Sub-Saharan African countries are the most likely to default on their debt
This year has seen a record number of sovereign defaults including Lebanon, Ecuador and Argentina. Zambia is the last country that seems to head towards a default as it asked its creditors to accept delayed interest payments. The ridiculous thing is that as the country was asking for relief, the ministry of finance unveiled the 2021 national budget, which presents an improvement in deficit. Nonetheless, that deficit needs to be financed through external debt.
All of a sudden, we are seeing other countries such as Angola and Chad asking for debt relief in the region. Kenya may be forced to seek relief under the G20 debt service suspension initiative as debt burden rose sharply amid poor domestic economic and exporting sector performance.
While these countries blame poor economic performances on the coronavirus pandemic, it is important to note that they were in dire economic conditions before the pandemic. However, they were managing to get by, service their debt and get more and more borrowings. The Covid-19 pandemic didn't create anything new; it just added pressure to already deep economic problems.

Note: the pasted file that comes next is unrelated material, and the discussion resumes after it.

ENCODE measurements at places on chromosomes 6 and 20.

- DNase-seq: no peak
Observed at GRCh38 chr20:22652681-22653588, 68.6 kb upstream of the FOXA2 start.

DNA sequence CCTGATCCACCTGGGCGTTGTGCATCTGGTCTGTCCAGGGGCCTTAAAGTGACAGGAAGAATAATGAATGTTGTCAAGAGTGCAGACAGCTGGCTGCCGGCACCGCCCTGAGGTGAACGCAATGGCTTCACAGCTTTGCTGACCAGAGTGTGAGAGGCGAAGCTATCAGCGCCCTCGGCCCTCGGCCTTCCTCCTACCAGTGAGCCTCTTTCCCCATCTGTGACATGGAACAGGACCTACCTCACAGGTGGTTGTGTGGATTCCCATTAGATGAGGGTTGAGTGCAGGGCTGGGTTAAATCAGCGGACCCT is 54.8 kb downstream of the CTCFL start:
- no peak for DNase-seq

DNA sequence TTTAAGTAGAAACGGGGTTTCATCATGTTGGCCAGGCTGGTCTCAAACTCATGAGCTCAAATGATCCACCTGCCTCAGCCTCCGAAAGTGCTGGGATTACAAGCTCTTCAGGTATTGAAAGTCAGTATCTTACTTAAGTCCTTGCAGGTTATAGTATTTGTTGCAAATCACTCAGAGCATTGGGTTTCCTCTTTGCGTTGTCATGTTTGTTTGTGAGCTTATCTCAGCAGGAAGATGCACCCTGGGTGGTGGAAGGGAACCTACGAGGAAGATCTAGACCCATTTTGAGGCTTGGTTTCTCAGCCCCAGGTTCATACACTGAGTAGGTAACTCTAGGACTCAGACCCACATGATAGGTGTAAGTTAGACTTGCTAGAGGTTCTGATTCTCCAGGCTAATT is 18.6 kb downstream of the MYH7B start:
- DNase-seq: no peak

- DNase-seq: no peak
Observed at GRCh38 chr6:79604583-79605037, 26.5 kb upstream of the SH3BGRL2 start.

Evergrande: links between China and Sub-Saharan Africa adds pressure to EMs
We believe that concerns regarding the biggest real estate company in China are credit negative for all the EM world. The company seats on $120bn debt, which if it starts to tumble could cause a liquidity squeeze in the Chinese credit market. If that were the case, it would quickly leak to other developing markets, especially to those that are heavily borrowing from China. It will not come to a surprise to know that sub-Saharan countries are deeply indebted with the People’s Republic of China as well as some Latin American countries. Suppose the Chinese government needs to solve a liquidity squeeze caused by a large default such as the one of Evergrande. In that case, it may have its hands tight when it comes to supporting the countries it has been lending to in the past.
Bad news doesn't travel alone: 2021 will see the highest number EM sovereign debt redemptions
As per the graph below, the distribution of emerging market sovereign debt is concentrated in the next three to four years. 2021 is the year where will see the most redemptions. Refinancing of sovereign debt is not only crucial for emerging markets’ economies, but it is crucial even for their corporates. As a matter of facts, if the cost of funding rises for sovereigns, the one for corporates will rise accordingly pushing many companies into a liquidity trap.